( BBC ) - Pakistan's president has called for national reconciliation after winning re-election, despite ongoing concerns about whether his candidacy was legal.
Gen Pervez Musharraf said he was open to talks with all parties, some of which boycotted Saturday's poll.
But he refused to rule out emergency action if the Supreme Court rules he was not allowed to stand because he continues to serve as army chief.
The Supreme Court has said it will reach a decision by 17 October.
It insists no winner can be declared until it reaches a verdict.
But he did not specify whether he would declare a state of emergency if the court ruled against him.
"Let them come to their decision, then we will decide," he told reporters.
In a statement shortly after the results were announced, Gen Musharraf thanked those who had voted for him.
Dressed in civilian clothes, he appealed to people to end protests against his rule.
He said he had appealed to lawyers leading opposition to his candidacy to end their protests and asked ordinary Pakistanis not to join strikes and protests.
"And I again give my offer of reconciliation to all political parties," Gen Musharraf said.
"Let sanity prevail."
As expected, Gen Musharraf won by a landslide.
He won all but five of the votes cast in parliament's two houses and swept the ballots in the four provincial assemblies, election officials said.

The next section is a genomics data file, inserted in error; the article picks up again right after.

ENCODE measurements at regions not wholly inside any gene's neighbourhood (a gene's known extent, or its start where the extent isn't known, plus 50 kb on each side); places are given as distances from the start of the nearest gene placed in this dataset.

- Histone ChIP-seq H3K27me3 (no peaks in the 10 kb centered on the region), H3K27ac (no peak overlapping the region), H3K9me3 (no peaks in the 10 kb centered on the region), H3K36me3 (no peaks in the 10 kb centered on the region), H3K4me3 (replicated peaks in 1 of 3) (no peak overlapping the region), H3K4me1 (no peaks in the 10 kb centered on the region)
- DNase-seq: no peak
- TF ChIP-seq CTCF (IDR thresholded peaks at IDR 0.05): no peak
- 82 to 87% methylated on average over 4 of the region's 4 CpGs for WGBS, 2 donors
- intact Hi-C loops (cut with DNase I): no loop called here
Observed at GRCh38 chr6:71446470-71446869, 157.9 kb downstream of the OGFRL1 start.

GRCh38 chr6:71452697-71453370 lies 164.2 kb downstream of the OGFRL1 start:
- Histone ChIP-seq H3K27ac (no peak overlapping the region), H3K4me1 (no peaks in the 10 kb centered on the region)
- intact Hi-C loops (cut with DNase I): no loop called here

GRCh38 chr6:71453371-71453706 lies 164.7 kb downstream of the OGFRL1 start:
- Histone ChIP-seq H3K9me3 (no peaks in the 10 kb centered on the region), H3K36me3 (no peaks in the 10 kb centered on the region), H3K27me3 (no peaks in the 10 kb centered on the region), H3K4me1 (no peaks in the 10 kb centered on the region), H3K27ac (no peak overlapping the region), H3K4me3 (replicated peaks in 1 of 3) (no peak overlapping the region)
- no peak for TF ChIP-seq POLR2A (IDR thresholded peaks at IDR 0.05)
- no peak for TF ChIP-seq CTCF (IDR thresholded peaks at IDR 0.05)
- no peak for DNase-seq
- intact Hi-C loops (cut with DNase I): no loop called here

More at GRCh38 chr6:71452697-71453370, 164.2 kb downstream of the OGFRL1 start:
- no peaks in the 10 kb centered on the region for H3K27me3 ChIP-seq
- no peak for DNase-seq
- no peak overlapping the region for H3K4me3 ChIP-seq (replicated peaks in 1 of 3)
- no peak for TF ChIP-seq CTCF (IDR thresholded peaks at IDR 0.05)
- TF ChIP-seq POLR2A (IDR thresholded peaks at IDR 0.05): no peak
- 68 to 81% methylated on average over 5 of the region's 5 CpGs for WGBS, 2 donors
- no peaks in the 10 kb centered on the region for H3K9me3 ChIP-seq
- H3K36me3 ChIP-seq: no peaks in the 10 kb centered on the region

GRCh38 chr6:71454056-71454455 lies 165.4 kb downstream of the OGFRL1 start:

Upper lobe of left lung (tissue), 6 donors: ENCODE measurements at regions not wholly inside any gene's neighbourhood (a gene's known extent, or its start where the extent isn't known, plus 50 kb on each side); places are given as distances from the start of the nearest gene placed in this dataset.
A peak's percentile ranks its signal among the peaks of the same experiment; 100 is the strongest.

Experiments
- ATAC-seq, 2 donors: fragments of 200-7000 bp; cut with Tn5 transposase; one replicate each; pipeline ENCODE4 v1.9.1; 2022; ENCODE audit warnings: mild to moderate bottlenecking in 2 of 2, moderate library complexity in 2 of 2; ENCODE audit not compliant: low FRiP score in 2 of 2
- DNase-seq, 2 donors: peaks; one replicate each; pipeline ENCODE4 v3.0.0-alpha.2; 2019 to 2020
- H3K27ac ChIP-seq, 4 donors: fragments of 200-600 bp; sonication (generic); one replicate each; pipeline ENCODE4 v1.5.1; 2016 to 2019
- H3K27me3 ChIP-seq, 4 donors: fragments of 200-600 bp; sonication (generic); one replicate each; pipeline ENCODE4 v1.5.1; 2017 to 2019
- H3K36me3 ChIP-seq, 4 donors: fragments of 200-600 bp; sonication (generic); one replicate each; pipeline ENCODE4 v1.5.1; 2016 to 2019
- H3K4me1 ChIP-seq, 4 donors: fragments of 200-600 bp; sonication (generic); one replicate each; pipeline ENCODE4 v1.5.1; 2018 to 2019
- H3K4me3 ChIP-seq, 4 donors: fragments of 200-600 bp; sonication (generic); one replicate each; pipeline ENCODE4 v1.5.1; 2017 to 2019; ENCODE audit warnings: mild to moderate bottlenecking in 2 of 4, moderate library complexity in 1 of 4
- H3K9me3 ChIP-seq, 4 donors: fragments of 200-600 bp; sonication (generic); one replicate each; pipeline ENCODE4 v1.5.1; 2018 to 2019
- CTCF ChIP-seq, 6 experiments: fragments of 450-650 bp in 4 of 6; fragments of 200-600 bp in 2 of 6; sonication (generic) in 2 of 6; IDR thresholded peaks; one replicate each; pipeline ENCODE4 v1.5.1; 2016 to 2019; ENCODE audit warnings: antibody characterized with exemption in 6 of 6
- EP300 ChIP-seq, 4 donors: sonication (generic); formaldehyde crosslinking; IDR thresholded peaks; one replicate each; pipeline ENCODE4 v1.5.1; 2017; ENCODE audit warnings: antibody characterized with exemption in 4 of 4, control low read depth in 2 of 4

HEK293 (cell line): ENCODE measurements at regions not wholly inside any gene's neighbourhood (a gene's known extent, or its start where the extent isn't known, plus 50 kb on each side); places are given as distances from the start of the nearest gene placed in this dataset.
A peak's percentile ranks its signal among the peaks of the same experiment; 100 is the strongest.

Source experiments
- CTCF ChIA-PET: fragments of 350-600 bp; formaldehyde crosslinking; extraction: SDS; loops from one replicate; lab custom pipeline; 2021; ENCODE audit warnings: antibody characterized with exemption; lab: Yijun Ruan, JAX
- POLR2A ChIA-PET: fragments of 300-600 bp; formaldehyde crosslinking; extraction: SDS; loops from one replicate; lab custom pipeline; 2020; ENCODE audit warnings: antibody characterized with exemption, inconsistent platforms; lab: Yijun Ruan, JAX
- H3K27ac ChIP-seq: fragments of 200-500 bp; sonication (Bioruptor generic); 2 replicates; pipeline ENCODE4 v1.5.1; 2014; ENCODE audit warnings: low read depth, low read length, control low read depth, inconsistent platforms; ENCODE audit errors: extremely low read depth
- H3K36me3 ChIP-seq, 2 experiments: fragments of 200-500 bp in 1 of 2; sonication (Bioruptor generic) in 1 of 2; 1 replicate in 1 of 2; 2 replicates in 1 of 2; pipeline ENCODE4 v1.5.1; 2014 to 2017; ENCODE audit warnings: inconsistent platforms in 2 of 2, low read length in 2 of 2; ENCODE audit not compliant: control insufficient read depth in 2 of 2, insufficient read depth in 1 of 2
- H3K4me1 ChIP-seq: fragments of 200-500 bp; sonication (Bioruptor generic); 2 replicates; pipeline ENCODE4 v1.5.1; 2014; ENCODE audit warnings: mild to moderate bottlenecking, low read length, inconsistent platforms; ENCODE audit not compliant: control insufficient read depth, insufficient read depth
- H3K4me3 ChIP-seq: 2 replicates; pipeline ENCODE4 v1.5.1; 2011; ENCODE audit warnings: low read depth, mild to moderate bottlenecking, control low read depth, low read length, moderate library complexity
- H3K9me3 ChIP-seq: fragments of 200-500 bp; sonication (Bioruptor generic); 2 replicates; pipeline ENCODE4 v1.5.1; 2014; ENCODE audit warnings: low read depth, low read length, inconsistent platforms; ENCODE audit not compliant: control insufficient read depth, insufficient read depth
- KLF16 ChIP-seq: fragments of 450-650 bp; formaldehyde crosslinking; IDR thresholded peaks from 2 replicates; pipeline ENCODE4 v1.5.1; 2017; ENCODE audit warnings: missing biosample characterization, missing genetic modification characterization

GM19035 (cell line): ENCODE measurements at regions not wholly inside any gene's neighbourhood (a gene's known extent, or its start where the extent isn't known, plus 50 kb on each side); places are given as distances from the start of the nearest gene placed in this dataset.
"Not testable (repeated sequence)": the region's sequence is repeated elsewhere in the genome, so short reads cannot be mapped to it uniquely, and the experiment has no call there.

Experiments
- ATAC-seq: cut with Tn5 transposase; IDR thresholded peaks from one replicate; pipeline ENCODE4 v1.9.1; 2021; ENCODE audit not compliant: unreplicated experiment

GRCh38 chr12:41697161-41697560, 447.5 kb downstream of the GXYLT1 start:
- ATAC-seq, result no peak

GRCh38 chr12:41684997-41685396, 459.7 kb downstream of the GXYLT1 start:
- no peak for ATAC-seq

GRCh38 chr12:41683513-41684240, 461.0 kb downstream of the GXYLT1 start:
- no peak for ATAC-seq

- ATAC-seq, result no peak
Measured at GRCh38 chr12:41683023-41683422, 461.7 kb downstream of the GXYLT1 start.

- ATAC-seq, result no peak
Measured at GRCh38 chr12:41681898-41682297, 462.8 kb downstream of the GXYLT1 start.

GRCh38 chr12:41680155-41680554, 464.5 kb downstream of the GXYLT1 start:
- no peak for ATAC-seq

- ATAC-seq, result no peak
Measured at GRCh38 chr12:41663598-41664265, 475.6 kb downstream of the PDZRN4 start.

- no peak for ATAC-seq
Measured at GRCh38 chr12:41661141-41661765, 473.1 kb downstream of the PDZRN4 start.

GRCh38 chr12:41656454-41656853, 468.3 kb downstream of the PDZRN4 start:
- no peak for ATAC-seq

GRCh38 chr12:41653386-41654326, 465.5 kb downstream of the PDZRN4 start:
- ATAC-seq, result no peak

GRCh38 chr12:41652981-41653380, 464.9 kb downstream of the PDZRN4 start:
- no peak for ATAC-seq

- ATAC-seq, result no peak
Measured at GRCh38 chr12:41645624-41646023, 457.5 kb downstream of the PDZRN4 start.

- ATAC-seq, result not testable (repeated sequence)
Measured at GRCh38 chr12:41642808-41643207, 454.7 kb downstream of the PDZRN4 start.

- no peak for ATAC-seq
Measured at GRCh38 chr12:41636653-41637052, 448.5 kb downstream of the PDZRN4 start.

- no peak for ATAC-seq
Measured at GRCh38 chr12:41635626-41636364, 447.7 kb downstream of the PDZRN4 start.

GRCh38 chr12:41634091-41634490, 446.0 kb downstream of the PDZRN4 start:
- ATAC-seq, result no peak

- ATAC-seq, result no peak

Opposition MPs abstained or boycotted the vote, calling it unconstitutional.
But his supporters dominate the assemblies, thanks to elections five years ago which were widely condemned as rigged.
Chief Election Commissioner Qazi Muhammad Farooq told the National Assembly that Gen Musharraf had won 252 of 257 votes cast in the upper and lower houses.
He said his nearest rival, Wajihuddin Ahmed, had won just two votes. Three votes had been rejected.
There was a similar picture in the assemblies in the provinces of Punjab, Sindh, North West Frontier and Balochistan.
Ruling party members claimed victory even before counting had begun, calling it a step on the way to "full democracy".
The opposition said the constitution had been flouted.
"We will not accept him as president... He is a person who has hardly any respect for the rule of law," Sadique ul-Farooq, a leader of the party of exiled former Prime Minister Nawaz Sharif told the Associated Press news agency.
Pakistan has been engulfed in political upheaval in recent months, at the same time as the security forces have suffered a series of blows from pro-Taleban militants opposed to Gen Musharraf's support for the US-led "war on terror".
Gen Musharraf will step down as army chief, but only if he is re-elected, his lawyers have said.
But a ruling by the Supreme Court on Friday throws the presidential election into confusion.
It means that even though Gen Musharraf has the most votes he cannot be declared winner until the court has decided if he was a valid candidate in the first place.
The judges said they would not make a final decision before 17 October, which coincides with the day Ms Bhutto says she will leave London to return from years of self-imposed exile.
A deal announced on Friday with former PM Benazir Bhutto meant members of her Pakistan People's Party (PPP) did not join Saturday's opposition boycott, but abstained from voting.
Under the deal, Gen Musharraf dropped corruption charges against Ms Bhutto - a stride towards an expected power-sharing arrangement.
General elections are due to be held by mid-January.